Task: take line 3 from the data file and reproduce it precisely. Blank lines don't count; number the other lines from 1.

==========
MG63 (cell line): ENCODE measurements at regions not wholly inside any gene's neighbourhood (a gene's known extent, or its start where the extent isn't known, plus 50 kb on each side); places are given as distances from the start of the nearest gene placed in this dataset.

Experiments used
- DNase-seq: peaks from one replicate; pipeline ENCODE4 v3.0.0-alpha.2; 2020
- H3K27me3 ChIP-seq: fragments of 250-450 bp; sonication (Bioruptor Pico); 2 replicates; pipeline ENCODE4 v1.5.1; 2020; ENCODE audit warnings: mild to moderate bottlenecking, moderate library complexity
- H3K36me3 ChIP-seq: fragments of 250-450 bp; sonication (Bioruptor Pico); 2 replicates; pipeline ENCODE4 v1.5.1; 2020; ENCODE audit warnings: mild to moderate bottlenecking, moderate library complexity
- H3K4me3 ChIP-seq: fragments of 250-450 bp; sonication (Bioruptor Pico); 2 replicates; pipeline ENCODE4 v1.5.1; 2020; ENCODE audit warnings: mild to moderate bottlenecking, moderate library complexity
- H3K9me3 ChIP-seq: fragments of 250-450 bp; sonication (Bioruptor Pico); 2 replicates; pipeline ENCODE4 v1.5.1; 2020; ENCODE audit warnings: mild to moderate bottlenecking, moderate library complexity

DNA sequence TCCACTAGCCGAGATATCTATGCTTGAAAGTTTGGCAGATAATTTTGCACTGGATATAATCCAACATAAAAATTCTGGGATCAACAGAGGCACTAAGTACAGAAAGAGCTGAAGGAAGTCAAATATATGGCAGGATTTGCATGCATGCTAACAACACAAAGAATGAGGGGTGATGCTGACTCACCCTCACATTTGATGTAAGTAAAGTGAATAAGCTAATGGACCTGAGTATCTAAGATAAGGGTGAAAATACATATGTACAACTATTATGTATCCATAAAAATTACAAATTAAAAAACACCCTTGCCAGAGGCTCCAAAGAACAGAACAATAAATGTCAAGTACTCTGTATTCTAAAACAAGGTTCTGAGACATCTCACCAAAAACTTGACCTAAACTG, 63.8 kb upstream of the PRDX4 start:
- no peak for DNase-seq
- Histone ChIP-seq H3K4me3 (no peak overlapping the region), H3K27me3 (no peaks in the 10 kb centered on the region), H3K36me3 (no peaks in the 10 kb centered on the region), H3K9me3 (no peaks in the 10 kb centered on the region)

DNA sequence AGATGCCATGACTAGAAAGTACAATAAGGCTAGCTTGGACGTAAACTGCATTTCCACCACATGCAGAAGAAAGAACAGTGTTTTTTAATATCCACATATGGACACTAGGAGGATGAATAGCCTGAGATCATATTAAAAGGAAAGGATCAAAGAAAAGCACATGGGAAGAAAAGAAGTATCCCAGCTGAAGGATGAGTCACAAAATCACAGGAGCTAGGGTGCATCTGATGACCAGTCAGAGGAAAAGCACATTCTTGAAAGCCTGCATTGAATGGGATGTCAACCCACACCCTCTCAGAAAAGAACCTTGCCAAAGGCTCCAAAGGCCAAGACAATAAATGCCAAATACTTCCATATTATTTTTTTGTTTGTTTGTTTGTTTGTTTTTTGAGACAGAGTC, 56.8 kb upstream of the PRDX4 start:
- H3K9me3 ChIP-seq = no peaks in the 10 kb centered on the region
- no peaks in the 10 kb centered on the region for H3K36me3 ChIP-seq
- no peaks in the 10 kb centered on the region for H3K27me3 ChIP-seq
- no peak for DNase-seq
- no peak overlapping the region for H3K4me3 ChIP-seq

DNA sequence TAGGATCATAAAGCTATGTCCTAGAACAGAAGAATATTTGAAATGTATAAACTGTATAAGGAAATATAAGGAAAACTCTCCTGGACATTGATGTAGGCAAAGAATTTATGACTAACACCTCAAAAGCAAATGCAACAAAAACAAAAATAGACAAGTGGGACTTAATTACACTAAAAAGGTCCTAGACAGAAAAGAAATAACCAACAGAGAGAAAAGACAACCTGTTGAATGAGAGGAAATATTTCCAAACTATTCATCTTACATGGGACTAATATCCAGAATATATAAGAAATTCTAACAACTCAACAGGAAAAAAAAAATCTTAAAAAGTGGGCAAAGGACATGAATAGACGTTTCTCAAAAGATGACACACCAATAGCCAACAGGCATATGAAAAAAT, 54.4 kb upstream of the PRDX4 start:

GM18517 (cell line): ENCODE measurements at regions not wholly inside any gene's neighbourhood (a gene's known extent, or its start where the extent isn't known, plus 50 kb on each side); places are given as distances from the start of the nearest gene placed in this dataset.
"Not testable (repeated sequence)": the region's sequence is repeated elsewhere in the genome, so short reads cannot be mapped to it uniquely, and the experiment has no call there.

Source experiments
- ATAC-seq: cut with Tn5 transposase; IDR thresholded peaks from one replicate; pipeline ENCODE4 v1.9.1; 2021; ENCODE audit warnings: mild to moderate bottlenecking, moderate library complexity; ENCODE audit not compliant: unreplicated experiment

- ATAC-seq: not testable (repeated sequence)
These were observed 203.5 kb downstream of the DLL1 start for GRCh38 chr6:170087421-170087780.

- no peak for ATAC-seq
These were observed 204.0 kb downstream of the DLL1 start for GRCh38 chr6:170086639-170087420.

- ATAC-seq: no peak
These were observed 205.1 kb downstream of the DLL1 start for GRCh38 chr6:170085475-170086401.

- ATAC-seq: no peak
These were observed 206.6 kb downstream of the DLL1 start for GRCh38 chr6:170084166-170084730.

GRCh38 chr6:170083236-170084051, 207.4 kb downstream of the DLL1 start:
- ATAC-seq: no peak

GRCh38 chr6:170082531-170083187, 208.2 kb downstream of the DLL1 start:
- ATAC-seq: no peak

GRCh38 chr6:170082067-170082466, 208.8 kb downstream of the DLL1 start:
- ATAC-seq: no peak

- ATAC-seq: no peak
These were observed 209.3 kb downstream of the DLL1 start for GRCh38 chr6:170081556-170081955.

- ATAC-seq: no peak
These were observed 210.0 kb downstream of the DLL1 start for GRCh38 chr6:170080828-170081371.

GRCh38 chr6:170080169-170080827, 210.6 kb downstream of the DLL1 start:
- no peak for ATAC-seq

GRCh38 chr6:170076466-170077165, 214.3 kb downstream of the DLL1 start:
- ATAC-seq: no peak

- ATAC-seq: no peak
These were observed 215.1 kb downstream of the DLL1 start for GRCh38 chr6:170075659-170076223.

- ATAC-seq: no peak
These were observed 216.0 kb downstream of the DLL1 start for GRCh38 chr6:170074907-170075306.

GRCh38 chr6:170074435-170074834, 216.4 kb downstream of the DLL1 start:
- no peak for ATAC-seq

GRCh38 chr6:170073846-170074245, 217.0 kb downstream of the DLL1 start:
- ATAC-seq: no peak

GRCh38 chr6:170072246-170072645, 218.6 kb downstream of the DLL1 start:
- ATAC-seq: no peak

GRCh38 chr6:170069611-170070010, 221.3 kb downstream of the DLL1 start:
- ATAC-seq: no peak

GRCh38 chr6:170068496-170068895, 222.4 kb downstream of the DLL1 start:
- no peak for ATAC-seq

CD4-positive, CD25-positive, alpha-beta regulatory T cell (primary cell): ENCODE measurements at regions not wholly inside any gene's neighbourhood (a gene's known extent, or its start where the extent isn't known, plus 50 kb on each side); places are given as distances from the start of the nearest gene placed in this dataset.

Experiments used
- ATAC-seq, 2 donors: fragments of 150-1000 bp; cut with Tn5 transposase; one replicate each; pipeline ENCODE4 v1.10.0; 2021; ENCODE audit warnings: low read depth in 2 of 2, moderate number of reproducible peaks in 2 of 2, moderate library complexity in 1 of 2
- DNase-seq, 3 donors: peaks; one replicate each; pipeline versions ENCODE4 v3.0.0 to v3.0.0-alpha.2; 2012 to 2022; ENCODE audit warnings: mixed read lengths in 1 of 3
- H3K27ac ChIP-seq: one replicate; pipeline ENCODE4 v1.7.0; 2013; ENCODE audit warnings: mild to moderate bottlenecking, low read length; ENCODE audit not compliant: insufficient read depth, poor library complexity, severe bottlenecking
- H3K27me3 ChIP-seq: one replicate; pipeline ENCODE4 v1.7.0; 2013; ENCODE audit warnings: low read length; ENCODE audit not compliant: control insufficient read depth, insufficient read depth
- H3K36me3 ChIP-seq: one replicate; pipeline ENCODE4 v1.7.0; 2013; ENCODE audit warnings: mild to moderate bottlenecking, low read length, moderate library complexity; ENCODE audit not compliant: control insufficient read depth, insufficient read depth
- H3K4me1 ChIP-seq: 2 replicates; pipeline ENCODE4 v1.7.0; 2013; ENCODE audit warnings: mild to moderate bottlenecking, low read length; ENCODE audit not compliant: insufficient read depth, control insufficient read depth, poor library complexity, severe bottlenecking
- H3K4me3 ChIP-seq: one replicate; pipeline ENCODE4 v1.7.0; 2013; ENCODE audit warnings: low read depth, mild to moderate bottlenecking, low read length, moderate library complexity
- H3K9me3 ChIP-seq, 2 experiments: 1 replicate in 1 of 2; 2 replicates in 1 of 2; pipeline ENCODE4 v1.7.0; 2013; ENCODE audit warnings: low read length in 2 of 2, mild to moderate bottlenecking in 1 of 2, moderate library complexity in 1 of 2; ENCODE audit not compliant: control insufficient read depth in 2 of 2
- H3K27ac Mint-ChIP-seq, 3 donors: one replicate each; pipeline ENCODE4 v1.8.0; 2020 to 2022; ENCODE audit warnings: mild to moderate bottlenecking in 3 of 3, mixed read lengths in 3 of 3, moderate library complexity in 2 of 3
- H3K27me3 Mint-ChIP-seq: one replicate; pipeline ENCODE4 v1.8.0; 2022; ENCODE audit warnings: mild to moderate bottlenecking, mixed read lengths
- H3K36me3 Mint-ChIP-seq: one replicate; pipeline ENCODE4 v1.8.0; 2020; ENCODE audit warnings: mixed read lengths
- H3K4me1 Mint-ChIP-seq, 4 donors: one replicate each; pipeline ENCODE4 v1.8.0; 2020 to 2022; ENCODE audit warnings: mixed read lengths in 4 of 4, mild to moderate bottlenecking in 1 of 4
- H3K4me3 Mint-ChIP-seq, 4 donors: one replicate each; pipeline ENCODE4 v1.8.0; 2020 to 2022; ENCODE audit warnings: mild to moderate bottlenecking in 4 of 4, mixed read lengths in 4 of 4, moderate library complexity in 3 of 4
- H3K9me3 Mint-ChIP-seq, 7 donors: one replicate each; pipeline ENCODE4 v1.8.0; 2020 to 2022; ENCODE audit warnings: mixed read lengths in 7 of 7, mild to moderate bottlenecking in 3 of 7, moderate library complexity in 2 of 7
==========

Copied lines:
- DNase-seq: peaks from one replicate; pipeline ENCODE4 v3.0.0-alpha.2; 2020